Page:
A new documentary, which airs tonight on PBS, explores the psychology behind yellow fever - the phenomenon that sees white men attracted to, and sometimes even obsessed with, Asian women.

Filmed and directed by Debbie Lum, a fourth-generation Chinese-American from St Louis, Missouri, Seeking Asian Female looks to discover why many men see Asians as ideal wives, a concept that is 'very painful for the Asian-American community,' Ms Lum told ABC News.

According to the filmmaker, there is an overriding perception that women of that particular race are more docile and make for obedient life partners, a stereotype that is offensive and often untrue.

Indeed, according to Goal Auzeen Saedi, a post-doctoral fellow in counseling at Stanford University, the dominant perception is that women from Asia are 'submissive'.

In a 2011 Psychology Today article, Dr Saedi explained that the men who desire Asian women - most of them Caucasians themselves - are sending an 'underlying message about power, dominance and white privilege'.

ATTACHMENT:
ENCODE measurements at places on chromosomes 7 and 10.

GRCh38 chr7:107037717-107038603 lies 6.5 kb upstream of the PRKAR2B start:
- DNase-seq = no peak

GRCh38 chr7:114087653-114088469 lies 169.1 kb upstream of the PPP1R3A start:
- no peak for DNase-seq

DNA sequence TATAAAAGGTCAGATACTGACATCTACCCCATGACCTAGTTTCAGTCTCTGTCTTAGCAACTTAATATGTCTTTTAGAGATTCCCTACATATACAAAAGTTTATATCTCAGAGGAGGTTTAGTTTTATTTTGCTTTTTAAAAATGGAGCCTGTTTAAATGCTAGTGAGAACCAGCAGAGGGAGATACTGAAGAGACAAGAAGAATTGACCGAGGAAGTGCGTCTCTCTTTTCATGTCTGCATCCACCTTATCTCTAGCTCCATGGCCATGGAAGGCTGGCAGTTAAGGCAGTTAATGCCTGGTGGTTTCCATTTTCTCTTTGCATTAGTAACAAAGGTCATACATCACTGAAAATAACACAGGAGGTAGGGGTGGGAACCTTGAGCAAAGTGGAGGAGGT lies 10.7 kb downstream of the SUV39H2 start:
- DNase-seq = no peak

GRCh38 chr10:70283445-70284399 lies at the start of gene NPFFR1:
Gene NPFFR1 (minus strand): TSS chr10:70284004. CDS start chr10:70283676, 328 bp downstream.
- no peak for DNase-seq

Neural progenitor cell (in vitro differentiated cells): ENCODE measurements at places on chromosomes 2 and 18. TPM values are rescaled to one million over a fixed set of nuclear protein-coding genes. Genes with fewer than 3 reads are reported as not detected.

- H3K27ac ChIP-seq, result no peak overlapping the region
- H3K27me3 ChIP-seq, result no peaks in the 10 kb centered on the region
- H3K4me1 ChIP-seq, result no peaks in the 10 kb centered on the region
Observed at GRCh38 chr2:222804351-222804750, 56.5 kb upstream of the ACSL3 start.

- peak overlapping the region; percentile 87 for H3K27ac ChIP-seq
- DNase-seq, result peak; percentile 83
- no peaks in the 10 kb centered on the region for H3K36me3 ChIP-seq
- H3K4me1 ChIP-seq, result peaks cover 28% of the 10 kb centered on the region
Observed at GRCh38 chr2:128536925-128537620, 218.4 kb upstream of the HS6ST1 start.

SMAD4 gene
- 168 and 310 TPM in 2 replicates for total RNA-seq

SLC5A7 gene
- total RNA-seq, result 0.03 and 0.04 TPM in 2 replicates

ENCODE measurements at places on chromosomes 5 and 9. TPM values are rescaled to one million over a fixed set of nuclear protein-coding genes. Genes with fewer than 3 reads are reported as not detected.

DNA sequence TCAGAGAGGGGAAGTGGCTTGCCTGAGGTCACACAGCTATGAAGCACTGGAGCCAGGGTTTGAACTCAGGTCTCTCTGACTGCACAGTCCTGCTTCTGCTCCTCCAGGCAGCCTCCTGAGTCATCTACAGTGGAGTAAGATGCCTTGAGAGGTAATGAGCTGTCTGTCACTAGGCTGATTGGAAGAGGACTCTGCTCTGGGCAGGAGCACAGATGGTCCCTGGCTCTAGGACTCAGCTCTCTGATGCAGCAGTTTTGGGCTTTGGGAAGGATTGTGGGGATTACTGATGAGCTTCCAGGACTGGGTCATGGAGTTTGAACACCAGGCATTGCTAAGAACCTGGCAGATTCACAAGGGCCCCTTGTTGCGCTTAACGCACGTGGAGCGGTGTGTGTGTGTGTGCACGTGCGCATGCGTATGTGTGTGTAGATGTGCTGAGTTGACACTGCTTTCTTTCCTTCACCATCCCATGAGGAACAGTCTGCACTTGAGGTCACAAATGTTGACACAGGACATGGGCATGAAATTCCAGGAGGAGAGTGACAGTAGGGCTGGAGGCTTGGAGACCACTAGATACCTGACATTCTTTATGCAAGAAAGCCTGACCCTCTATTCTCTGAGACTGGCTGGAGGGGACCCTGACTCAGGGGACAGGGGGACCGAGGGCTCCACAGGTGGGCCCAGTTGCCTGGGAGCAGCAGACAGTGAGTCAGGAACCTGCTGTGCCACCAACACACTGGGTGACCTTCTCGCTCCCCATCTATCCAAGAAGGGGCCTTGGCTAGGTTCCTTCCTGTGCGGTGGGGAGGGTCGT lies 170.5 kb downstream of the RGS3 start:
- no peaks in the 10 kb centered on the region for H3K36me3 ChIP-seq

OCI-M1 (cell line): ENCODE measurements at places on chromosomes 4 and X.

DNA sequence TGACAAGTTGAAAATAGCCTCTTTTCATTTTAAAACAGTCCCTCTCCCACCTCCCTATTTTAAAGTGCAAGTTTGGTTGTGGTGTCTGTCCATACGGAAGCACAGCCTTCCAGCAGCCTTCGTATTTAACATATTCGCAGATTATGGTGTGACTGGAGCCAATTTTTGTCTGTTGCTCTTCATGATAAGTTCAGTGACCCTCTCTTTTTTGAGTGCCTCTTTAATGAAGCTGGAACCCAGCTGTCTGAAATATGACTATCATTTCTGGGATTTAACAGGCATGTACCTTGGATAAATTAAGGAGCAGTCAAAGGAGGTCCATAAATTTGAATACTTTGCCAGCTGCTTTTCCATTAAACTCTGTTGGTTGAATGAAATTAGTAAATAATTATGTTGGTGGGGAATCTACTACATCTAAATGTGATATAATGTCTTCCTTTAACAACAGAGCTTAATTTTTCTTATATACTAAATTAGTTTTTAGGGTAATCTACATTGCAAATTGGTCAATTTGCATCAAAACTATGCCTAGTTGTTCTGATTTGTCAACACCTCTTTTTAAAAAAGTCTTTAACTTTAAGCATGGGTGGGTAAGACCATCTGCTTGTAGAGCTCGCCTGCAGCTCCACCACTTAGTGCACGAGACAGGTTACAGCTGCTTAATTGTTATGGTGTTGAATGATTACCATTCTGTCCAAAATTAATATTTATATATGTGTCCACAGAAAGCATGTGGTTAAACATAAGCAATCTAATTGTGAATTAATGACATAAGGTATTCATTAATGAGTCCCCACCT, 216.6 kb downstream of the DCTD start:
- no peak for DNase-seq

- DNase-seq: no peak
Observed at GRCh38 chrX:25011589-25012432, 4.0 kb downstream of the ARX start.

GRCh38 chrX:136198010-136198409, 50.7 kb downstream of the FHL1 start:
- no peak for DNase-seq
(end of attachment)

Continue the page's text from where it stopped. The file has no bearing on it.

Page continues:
It is exactly that attitude that Ms Lum sought to expose in her debut feature-length film.

'Every Asian-American woman knows exactly what I am talking about,' she said. 'Men come up to you in a way that really looks like a stare, which lasts a bit longer than it should.

'You can feel it,' she continued. 'It's like they are looking through you.'

In the film, Ms Lum follows the lives of Steven, a twice-divorced 60-year-old on the hunt for an Asian bride, and Sandy, the Chinese woman half his age whom he meets on the internet and ultimately marries.

According to the website for the documentary, Steven first became interested in Asian women after witnessing the success of his son's marriage to a Japanese immigrant.